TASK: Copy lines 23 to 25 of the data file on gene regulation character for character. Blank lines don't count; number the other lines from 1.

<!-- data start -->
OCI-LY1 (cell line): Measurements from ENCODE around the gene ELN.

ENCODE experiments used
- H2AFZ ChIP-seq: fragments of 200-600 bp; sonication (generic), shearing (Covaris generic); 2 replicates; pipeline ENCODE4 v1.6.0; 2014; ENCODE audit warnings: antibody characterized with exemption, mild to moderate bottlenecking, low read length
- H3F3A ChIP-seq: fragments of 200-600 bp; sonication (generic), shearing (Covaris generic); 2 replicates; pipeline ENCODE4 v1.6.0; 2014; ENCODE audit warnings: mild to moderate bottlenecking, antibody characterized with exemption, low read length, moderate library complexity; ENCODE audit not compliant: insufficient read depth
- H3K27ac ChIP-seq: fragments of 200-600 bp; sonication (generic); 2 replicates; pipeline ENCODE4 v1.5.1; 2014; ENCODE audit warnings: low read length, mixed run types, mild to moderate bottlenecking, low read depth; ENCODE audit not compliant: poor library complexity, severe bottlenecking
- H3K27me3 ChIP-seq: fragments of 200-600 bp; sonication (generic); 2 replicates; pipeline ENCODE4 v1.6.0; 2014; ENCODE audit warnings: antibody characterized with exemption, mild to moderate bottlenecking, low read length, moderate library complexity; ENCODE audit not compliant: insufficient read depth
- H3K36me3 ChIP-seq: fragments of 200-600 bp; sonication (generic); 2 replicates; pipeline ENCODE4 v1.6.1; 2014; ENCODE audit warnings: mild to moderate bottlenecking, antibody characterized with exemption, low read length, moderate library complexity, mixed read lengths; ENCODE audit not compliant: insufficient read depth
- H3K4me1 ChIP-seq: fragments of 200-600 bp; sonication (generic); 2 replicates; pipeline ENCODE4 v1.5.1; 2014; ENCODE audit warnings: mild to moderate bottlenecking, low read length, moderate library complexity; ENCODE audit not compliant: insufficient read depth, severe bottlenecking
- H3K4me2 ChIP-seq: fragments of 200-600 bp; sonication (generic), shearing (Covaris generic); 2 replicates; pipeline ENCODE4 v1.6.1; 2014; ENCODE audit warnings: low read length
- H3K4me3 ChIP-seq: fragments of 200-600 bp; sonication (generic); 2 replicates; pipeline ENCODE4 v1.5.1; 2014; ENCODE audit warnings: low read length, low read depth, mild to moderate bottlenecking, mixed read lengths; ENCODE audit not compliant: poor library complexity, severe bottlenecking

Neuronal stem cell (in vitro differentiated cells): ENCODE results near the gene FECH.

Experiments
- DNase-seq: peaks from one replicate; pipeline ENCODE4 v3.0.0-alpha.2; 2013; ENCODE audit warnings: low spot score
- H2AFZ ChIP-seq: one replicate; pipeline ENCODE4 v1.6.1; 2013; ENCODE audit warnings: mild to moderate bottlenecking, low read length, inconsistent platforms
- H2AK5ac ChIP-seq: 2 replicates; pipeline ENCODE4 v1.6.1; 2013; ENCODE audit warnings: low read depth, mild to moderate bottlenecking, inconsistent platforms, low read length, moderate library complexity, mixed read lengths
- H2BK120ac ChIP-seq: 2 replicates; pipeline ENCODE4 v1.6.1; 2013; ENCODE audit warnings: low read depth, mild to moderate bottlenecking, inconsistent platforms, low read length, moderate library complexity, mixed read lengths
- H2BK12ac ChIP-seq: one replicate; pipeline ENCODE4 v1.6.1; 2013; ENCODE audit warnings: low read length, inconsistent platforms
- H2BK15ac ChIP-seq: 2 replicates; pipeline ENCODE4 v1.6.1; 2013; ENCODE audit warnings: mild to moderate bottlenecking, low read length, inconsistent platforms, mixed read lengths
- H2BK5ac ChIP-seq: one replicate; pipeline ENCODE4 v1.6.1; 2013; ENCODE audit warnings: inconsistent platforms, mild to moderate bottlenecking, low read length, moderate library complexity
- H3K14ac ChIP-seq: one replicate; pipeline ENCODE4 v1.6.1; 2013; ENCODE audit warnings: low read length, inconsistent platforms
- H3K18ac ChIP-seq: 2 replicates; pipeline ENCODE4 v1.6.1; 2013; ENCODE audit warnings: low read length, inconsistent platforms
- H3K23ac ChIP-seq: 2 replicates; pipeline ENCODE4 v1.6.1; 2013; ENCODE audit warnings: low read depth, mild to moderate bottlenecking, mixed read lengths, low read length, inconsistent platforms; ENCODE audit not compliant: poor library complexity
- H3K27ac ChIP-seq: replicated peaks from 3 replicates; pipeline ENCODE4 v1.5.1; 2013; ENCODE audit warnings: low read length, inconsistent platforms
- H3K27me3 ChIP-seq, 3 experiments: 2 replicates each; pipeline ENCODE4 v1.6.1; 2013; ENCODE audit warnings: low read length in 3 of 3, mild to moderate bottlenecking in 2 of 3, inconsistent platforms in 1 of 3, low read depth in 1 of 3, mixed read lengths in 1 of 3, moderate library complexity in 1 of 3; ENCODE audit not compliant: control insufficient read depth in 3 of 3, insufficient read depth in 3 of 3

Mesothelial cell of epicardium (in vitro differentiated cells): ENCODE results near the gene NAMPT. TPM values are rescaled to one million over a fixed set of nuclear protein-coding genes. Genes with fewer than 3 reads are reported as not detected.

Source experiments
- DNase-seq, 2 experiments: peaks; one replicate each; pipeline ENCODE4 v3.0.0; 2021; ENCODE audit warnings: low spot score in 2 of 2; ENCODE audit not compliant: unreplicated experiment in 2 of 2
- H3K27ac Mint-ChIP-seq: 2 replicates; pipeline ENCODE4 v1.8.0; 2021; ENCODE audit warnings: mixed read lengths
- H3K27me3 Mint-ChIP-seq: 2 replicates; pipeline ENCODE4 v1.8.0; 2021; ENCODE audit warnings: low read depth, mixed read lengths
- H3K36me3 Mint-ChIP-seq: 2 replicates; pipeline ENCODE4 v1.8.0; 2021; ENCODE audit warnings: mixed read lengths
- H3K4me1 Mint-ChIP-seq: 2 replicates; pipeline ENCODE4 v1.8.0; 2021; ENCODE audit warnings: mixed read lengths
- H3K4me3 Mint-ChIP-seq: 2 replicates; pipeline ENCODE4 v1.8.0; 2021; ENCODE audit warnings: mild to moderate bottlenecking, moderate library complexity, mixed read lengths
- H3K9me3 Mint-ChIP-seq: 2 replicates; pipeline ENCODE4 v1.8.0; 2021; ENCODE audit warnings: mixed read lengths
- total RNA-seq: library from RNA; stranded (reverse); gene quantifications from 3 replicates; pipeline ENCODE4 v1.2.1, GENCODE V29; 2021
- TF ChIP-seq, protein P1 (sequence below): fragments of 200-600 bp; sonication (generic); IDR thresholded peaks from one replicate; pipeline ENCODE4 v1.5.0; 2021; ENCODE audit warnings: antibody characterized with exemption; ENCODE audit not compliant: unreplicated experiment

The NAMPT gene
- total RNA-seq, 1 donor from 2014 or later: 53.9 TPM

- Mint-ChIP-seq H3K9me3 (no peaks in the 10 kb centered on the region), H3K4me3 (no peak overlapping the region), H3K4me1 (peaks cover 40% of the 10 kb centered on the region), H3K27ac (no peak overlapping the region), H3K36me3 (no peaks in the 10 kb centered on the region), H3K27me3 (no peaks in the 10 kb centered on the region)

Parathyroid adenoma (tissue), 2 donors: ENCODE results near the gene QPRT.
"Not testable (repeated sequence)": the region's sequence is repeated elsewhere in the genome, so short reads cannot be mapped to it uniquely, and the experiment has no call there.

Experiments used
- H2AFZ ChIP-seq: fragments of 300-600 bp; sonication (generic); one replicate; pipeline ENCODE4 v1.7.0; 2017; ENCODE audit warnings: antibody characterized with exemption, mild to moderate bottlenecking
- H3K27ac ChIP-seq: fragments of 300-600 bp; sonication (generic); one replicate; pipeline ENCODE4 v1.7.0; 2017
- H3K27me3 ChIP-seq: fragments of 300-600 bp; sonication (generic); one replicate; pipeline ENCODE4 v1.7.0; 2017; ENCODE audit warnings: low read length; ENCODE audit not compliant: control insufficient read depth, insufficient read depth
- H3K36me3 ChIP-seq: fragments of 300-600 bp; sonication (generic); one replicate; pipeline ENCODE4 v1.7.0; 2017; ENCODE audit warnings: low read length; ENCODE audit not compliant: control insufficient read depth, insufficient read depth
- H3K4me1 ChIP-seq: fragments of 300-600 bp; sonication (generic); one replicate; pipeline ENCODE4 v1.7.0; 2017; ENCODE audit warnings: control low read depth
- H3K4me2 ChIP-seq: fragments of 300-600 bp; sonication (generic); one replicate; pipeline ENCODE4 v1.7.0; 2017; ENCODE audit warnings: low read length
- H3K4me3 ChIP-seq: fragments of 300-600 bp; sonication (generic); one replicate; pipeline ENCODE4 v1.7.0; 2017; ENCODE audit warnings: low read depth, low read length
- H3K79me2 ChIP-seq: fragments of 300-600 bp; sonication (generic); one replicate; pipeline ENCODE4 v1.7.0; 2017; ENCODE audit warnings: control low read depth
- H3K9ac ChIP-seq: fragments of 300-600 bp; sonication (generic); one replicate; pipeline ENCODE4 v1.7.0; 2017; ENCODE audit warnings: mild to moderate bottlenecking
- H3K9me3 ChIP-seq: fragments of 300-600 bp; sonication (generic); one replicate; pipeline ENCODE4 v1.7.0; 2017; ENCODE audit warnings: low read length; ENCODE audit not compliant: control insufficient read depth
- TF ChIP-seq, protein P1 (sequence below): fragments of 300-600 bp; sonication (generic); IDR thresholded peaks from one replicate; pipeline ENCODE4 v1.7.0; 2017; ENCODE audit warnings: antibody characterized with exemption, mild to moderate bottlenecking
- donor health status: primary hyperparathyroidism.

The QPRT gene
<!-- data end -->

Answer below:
- H3K27ac ChIP-seq: replicated peaks from 3 replicates; pipeline ENCODE4 v1.5.1; 2013; ENCODE audit warnings: low read length, inconsistent platforms
- H3K27me3 ChIP-seq, 3 experiments: 2 replicates each; pipeline ENCODE4 v1.6.1; 2013; ENCODE audit warnings: low read length in 3 of 3, mild to moderate bottlenecking in 2 of 3, inconsistent platforms in 1 of 3, low read depth in 1 of 3, mixed read lengths in 1 of 3, moderate library complexity in 1 of 3; ENCODE audit not compliant: control insufficient read depth in 3 of 3, insufficient read depth in 3 of 3

Mesothelial cell of epicardium (in vitro differentiated cells): ENCODE results near the gene NAMPT. TPM values are rescaled to one million over a fixed set of nuclear protein-coding genes. Genes with fewer than 3 reads are reported as not detected.